It was no secret that words like progress, capitalism, and reform were taboo in the very much feudalistic society of the American South in the early 20th century. Discordant to Du Bois’ rapidly growing career in the academic and social realms, the South was still in the shadows of slavery and still ruled by the old planter class of the antebellum period. This region, by far, had the firmest racist and paternalistic ideologies engrained in both the black and white communities, having developed them since the birth of the plantation economy in the early colonial years. Furthermore, according to Du Bois’ 1911 research, 75 percent of the African Americans in the United States lived in the South. He comments on the fragility of the Southern situation stating that “on the part of the white South, their economic condition was pitiable, their fear of Negro freedom genuine.” These economic and social fears of the southern white community were also very prevalent in the southern black communities, creating a region of tension and scramble for control. With both the black and white communities skeptical of radical reform or change, Du Bois would have to be the most cautious and mindful of his choice of words and methods used in this fragile yet significant region. The persuasion and influence of both sides of the Southern color line would prove to be pivotal to the disintegration of the color line itself, prompting Du Bois to pay close attention to his reputation and public opinion in the South.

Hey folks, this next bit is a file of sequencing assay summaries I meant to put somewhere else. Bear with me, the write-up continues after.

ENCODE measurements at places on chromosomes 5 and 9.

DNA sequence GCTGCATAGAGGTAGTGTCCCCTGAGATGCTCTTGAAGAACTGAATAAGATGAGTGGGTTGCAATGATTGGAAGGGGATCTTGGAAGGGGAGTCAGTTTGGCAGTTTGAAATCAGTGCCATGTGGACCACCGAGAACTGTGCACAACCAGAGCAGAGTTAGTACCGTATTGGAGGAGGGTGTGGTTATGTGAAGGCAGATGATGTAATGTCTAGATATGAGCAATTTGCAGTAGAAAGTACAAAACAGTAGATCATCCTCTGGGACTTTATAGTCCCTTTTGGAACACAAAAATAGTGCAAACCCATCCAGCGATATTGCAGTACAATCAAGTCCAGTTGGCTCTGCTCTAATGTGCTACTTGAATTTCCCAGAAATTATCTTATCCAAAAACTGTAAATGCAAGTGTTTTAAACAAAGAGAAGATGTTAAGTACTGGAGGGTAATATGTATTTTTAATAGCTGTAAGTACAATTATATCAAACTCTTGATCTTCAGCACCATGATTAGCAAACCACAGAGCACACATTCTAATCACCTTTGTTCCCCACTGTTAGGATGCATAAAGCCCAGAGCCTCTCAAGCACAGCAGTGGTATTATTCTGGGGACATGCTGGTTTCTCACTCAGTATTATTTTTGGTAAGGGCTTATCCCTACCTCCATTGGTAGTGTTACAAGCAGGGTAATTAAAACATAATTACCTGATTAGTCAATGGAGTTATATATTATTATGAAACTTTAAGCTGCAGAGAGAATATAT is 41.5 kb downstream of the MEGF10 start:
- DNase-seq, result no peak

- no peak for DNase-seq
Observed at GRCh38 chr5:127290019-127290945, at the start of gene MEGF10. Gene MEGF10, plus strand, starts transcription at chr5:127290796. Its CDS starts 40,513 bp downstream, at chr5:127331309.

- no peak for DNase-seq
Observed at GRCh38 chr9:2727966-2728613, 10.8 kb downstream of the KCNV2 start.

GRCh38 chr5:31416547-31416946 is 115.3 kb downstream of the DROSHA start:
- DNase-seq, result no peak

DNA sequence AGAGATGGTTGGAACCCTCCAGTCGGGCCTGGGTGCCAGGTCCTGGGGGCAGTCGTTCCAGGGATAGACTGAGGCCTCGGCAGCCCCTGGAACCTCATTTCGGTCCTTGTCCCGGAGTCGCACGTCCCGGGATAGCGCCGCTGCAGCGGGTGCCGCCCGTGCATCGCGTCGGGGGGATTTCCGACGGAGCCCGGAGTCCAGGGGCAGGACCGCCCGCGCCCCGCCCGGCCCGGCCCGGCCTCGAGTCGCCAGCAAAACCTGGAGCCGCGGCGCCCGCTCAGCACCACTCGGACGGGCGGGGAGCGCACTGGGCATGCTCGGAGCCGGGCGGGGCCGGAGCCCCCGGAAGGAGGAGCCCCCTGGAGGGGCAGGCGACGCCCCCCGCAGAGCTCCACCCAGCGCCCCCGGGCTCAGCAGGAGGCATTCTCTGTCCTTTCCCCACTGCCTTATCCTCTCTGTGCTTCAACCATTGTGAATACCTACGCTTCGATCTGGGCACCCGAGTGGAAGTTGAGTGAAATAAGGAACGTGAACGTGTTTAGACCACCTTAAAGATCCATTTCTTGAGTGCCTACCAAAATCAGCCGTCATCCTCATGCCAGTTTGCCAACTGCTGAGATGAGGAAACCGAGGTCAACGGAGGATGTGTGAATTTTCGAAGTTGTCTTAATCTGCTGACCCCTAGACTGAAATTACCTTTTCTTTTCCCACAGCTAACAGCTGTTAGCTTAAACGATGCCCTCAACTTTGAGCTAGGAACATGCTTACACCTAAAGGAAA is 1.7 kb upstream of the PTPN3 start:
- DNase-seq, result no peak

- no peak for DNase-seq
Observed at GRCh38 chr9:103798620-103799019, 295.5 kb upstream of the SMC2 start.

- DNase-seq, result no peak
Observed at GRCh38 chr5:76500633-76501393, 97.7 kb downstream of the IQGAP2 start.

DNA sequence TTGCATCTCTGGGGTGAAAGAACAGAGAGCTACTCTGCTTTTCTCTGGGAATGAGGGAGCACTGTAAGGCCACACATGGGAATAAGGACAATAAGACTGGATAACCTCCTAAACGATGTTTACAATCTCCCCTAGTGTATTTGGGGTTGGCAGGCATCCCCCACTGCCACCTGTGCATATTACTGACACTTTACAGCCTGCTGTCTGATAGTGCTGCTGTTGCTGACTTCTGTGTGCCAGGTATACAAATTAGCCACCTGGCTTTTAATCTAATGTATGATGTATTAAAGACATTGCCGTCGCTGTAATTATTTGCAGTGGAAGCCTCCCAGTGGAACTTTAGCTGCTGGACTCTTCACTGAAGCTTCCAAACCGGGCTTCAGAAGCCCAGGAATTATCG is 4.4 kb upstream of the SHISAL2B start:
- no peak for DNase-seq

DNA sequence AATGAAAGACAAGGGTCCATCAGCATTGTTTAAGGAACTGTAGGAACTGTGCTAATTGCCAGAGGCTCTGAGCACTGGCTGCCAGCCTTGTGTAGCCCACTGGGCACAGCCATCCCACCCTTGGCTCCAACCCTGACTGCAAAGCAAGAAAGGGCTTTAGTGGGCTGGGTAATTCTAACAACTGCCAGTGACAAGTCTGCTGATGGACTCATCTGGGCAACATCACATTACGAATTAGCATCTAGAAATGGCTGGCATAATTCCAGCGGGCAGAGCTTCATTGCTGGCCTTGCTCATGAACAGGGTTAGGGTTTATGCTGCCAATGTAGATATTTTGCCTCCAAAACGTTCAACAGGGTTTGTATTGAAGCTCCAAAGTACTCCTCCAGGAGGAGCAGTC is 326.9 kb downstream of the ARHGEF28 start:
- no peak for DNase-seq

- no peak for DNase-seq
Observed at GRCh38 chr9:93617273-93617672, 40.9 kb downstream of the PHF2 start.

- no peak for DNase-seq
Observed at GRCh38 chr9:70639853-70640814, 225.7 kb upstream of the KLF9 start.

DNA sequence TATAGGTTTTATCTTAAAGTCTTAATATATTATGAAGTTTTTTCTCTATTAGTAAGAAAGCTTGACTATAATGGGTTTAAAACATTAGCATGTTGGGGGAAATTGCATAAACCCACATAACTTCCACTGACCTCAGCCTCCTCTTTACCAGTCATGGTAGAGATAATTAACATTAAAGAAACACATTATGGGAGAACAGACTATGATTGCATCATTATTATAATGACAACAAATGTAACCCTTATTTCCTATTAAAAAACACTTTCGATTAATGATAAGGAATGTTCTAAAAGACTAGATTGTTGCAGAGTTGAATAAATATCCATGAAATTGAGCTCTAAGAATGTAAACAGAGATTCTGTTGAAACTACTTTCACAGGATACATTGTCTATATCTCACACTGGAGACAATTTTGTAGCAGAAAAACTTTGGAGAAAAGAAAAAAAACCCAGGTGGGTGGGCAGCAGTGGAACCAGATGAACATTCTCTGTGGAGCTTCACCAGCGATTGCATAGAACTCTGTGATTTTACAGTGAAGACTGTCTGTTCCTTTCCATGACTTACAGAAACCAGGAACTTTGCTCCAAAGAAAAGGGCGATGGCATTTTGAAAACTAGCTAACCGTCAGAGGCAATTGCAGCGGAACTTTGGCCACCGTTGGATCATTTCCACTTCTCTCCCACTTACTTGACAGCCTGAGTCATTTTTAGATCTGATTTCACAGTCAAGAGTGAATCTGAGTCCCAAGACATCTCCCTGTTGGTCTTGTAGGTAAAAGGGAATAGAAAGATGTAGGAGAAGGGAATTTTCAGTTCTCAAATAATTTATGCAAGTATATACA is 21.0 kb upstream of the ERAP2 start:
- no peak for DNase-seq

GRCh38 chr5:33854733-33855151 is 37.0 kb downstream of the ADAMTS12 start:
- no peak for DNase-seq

This reputation would not go unchallenged. From failed land redistribution to fragile educational reforms, and eventually, disenfranchisement, the African American community was behind the rest of American society. In his first post-graduate sociological study, The Philadelphia Negro, the first study of its kind, Du Bois found that in 1870, 22 percent of the African American population was illiterate, then dropped to 18 percent decades later. Du Bois confronted these staggering statistics and called for action in an address to the National Negro Conference: “The ‘method’ to achieve [civil rights and liberties] is by the recognition of the fact that the culture of every nation is measured by its slums and that its knowledge is measured by the amount of ignorance abroad in the land.” In other words, Du Bois argued that American society, as a whole, was only as strong as its weakest link. The progress and improvement of the white community directly coincided with the progress and improvement of the Southern black community. With their fates intertwined, neither community could ignore the “Negro problem” any longer.